Intéressant cette notion de « pharmacy-like » technique de marketing. Il n’y a plus seulement l’industrie du tabac comme modèle de la capacité à créer un foule d’accros.

    In some significant ways, the industry’s efforts to push laptops and apps in schools resemble influence techniques pioneered by drug makers. The pharmaceutical industry has long cultivated physicians as experts and financed organizations, like patient advocacy groups, to promote its products.

    Studies have found that strategies like these work, and even a free $20 meal from a drug maker can influence a doctor’s prescribing practices. That is one reason the government today maintains a database of drug maker payments, including meals, to many physicians.

    Tech companies have not gone as far as drug companies, which have regularly paid doctors to give speeches. But industry practices, like flying school officials to speak at events and taking school leaders to steak and sushi restaurants, merit examination, some experts say.

    Several parents said they were troubled by school officials’ getting close to the companies seeking their business. Dr. Cynthia M. Boyd, a practicing geriatrician and professor at Johns Hopkins University School of Medicine with children in district schools, said it reminded her of drug makers’ promoting their medicines in hospitals.

    “You don’t have to be paid by Big Pharma, or Big Ed Tech, to be influenced,” Dr. Boyd said. She has raised concerns about the tech initiative at school board meetings.

    In Baltimore County and beyond, the digital makeover of America’s schools has spawned a circuit of conferences, funded by Microsoft, Google, Dell and other tech vendors, that lavish attention on tech-friendly educators.

    Another way tech companies reach superintendents is to pay private businesses that set up conferences or small-group meetings with them. Superintendents nationwide have attended these events.

    One prominent provider is the Education Research and Development Institute, or ERDI, which regularly gathers superintendents and other school leaders for conferences where they can network with companies that sell to schools.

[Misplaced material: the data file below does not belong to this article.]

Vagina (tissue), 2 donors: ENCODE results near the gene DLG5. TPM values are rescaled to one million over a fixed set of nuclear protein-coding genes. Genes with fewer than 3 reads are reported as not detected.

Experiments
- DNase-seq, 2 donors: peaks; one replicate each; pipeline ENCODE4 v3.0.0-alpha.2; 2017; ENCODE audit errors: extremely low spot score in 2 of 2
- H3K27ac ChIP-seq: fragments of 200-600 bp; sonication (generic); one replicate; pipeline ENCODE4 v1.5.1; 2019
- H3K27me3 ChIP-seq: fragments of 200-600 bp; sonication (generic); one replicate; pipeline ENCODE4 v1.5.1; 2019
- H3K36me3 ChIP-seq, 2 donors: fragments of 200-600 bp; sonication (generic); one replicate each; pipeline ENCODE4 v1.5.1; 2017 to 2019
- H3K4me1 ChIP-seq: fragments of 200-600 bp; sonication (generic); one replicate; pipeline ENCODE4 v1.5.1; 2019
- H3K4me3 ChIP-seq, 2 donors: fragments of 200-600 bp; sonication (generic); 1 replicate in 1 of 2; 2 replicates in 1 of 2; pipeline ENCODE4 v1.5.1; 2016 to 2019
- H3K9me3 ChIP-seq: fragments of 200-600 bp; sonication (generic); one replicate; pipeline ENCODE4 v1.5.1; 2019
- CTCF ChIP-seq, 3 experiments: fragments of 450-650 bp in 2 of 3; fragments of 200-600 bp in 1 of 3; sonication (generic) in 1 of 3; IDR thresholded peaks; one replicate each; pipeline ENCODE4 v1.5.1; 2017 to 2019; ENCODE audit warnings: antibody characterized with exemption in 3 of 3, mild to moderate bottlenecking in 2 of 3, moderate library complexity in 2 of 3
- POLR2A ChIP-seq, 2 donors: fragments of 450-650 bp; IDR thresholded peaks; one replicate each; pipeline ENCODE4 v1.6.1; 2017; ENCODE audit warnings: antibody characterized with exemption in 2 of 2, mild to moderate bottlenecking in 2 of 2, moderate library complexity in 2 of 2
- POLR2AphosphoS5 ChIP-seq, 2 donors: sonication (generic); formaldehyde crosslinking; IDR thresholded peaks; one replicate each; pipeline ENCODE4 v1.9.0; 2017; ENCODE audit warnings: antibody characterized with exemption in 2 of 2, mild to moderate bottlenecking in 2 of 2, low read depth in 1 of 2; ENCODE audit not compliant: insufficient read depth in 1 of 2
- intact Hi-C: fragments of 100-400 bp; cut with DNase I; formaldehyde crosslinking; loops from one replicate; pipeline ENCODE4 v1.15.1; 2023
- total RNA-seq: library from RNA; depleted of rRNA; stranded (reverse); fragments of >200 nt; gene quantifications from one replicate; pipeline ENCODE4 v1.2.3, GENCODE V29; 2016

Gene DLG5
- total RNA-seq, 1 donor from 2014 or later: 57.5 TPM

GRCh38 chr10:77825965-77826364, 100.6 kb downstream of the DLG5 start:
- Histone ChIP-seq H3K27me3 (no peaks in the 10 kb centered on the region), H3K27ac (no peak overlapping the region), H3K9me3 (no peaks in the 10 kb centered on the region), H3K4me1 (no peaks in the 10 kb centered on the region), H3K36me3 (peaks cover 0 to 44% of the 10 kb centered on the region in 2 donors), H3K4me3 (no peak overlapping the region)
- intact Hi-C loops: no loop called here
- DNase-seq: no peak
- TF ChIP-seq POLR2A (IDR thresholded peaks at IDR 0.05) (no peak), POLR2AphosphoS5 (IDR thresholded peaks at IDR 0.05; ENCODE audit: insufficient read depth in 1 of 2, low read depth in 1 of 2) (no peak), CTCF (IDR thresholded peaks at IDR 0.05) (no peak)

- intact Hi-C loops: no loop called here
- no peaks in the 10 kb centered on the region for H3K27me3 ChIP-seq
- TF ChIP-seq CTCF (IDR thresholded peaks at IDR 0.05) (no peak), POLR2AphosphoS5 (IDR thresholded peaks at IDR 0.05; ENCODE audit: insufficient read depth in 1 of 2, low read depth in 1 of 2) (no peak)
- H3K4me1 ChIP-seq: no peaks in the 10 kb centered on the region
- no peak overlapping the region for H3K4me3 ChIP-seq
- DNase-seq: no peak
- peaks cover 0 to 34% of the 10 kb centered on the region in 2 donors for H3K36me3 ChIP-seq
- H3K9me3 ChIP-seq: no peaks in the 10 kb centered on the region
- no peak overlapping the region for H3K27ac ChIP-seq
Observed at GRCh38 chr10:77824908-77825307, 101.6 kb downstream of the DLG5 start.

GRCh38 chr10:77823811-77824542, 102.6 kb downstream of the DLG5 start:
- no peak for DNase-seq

ERDI has offered superintendents $2,000 per conference as participating consultants, according to a Louisiana Board of Ethics filing. And there are other perks.

    “Because we are asking for their time and expertise, we commonly offer to pay the cost of their food, transportation and lodging during their participation,” ERDI’s president, David M. Sundstrom, said in an email.

    #Education #Edutech #Conflits_intérêt #Pharma_marketing_model

  • Pruitt Bars Some Scientists From Advising E.P.A. - The New York Times
    https://www.nytimes.com/2017/10/31/climate/pruitt-epa-science-advisory-boards.html

    Très fort ! Accuser les chercheurs qui touchent de l’argent de l’Agence fédérale de conflit d’intérêt, quand les industriels en seraient « par nature » exemplts. Ça c’est de la rhétorique...

    Mais ce n’est pas nouveau. Chez nous, on dénonce facilement les « chercheurs militants » (l’injure suprême, demandez à Gilles-Eric Séralini). mais personne ne considère ceux qui sont sous contrat d’entreprise comme des « militants du marché ». Pourtant...

    Scott Pruitt, the head of the Environmental Protection Agency, stripped a half-dozen scientists and academics of advisory positions Tuesday and issued new rules barring anyone who receives E.P.A. grant money from serving on panels that counsel the agency on scientific decisions.